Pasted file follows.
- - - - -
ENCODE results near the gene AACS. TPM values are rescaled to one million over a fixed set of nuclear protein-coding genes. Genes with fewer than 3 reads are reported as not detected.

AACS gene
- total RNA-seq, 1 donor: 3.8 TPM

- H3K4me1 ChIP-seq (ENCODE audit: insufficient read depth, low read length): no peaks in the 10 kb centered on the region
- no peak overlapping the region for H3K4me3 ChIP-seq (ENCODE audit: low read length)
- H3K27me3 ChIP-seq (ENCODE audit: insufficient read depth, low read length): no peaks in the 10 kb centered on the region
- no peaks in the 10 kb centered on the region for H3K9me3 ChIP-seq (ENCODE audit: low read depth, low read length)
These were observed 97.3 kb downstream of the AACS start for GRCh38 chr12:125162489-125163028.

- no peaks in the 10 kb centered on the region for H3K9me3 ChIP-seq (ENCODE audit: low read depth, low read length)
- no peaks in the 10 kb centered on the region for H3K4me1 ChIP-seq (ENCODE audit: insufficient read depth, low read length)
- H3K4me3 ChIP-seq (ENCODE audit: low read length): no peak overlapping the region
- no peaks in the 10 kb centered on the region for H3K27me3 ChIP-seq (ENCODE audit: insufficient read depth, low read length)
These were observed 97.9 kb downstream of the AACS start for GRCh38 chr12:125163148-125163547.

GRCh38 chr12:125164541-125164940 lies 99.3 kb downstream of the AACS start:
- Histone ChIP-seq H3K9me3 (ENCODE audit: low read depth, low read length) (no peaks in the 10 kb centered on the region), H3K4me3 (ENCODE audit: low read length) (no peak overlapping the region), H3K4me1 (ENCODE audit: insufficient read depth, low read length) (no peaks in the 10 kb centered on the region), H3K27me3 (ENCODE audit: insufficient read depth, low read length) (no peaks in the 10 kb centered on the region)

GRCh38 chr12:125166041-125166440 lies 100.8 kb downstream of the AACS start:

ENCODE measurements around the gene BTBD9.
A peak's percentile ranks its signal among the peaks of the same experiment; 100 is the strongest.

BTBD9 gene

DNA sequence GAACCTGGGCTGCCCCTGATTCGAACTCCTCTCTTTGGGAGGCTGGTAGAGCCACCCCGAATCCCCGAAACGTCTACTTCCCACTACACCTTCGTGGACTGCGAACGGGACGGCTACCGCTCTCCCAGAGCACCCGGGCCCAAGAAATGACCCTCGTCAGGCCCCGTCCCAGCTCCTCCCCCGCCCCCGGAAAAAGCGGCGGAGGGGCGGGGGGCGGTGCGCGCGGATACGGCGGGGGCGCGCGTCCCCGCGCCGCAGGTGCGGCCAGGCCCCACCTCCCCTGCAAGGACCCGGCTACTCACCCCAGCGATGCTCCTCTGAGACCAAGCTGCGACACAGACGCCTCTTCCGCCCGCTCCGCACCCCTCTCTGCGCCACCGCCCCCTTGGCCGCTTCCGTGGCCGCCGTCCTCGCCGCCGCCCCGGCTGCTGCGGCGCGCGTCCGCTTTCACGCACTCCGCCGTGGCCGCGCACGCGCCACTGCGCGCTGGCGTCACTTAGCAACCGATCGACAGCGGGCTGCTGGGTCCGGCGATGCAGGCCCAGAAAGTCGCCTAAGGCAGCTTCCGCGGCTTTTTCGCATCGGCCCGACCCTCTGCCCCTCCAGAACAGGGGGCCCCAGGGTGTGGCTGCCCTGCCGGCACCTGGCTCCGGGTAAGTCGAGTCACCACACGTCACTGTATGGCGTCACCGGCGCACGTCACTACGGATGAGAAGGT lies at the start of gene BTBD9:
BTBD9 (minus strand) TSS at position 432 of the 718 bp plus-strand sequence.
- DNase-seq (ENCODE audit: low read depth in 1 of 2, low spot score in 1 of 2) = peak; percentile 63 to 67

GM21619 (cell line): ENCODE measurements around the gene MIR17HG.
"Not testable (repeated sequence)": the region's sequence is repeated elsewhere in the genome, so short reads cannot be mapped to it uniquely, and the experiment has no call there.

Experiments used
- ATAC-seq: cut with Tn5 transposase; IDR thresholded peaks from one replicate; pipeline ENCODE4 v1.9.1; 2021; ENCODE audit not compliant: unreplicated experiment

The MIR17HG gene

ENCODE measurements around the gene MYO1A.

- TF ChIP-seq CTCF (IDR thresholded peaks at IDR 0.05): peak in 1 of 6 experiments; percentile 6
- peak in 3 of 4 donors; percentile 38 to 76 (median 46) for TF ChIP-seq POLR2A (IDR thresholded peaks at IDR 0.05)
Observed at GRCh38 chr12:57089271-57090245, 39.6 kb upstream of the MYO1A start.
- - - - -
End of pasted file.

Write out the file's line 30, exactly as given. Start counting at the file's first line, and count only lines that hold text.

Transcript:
- peak in 3 of 4 donors; percentile 38 to 76 (median 46) for TF ChIP-seq POLR2A (IDR thresholded peaks at IDR 0.05)